Through a heavy layer of fog, we drove down Route 4 through Anne Arundel County and into Calvert County. I haven't been this way in a while and this area is definitely losing it's Southern charm. Farmer fields are being replaced with track housing and Dunkin Donuts, and even worse....McDonald's. Going or gone are the mom and pop shops. Coming are the franchised outlets of the mega corporations where no one gets ahead in life.
So, as I was saying, we stopped at a little boat ramp off of the highway just under the Governor Thomas Johnson Bridge. Do you know who Governor Thomas Johnson was? He was the first Governor of Maryland. Legend has it that someone asked him about taxing the rain and he died laughing.
There was a modest fishing pier jutting out into the Patuxant River. We set up camp and cast our lines and waited. Then we waited. After that, we waited some more. No fish. Actually, my son caught an emerald shiner, but that's nothing to put in the record book. After about an hour we were ready to throw in the towel and head to another destination.
My son and his friend wanted to go to Calvert Cliffs and fish, but I thought if we went there first, we'd never get to St. Mary's County, so I decided to go to Greenwell State Park on the other side of the river and a few miles upstream.
Greenwell State Park isn't much of a park. It's more of a historic farm with some shoreline. We took a short hike down the hill to this spot and parked ourselves. Well, actually, I parked myself in a chair and continued reading Truman by David McCulloch while the boys fished. My snagged a bunker and his friend caught some small white perch.
After an hour and a half there, we decided to leave and get some lunch, then head to....Calvert Cliffs.
Calvert Cliffs State Park was $5 to get in (I think). The parking lot was right off of Route 4. The park ranger asked if we were salt water fishing or fresh water fishing. Unsure where she was going with that, I said we had hoped to go salt water fishing. She said that the pond is fresh water and pointed to the pond next to the parking lot and informed us the salt water fishing was at the end of the trail, which was 1.8 miles long. Good grief! Pack light, boys!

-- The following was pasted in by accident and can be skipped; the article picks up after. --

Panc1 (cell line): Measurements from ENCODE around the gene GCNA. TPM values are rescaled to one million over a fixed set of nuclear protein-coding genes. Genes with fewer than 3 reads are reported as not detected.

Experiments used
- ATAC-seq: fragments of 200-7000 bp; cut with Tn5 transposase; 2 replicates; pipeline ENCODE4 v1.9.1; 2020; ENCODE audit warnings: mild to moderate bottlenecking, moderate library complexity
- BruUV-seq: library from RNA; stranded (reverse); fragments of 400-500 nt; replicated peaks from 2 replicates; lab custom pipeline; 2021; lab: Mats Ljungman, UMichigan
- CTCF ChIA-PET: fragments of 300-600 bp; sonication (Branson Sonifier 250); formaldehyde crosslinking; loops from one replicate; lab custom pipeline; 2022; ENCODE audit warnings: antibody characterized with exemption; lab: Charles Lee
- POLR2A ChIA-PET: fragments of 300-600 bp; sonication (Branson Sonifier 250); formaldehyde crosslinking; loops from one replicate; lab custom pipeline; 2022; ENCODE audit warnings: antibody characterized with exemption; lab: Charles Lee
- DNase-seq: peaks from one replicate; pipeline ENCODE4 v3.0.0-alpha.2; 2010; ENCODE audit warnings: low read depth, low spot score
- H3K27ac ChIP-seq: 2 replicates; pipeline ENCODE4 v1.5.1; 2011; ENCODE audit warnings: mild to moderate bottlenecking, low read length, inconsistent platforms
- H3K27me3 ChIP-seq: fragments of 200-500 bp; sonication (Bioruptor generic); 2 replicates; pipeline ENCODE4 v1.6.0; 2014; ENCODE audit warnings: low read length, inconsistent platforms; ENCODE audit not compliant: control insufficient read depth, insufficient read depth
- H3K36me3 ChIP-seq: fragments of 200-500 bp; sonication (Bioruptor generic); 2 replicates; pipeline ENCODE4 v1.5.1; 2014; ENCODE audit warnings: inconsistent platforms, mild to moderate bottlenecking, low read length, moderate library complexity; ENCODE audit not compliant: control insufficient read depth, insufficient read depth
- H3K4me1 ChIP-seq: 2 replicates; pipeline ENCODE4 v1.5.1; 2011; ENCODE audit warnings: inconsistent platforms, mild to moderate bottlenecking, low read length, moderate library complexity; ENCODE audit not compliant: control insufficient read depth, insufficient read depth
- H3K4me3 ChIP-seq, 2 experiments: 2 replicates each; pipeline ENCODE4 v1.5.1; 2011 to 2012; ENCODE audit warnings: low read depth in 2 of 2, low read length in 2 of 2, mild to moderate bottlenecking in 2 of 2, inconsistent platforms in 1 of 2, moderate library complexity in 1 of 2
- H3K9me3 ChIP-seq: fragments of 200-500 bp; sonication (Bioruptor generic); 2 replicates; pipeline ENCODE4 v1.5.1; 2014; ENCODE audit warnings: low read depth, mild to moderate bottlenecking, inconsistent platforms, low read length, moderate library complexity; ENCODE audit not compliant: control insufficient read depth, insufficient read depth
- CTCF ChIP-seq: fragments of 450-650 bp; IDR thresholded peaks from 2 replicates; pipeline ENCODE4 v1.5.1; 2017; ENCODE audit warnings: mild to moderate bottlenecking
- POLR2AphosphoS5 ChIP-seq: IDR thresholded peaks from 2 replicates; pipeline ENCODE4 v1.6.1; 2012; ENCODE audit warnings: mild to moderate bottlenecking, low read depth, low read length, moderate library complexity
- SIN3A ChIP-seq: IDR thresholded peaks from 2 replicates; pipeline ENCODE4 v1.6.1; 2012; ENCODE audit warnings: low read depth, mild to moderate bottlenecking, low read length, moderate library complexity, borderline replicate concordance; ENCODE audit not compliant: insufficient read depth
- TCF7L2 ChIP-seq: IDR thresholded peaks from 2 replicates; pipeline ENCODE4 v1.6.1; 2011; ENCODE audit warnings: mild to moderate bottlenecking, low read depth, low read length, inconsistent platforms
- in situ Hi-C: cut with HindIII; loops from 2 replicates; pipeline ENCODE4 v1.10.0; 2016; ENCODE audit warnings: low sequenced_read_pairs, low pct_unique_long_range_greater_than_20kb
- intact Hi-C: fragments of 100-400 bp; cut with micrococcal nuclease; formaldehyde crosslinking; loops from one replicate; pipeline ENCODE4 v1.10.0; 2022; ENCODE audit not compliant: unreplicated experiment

The boys wanted to fish in the pond for a little bit. There was a decent sized large mouth bass within reach, but it was not interested in anything. They had more fun antagonizing a northern water snake in the water.
Finally we began our trek down the trail. 1.8 miles. It was an easy walk along a meandering creek that dumped into swamp land. We found this creative use of a felled tree and we each took a turn getting our picture taken in it.
Once at the end, I quickly thought that it had an amazing similarity to Westmoreland Park in Virginia.
These are the fabled cliffs with fossils and sharks' teeth. Unfortunately, I was unable to find any.
This is looking north.
Oh, the fishing. A guy that we befriended on the beach had caught 5 blue fish, 3 of which were over 14 inches. We caught several spot and white perch. Nothing amazing, but enough fish to keep us satisfied. My son actually said he wants to go back there and spend the whole day fishing at Calvert Cliffs. When my son says he likes something, it's a victory.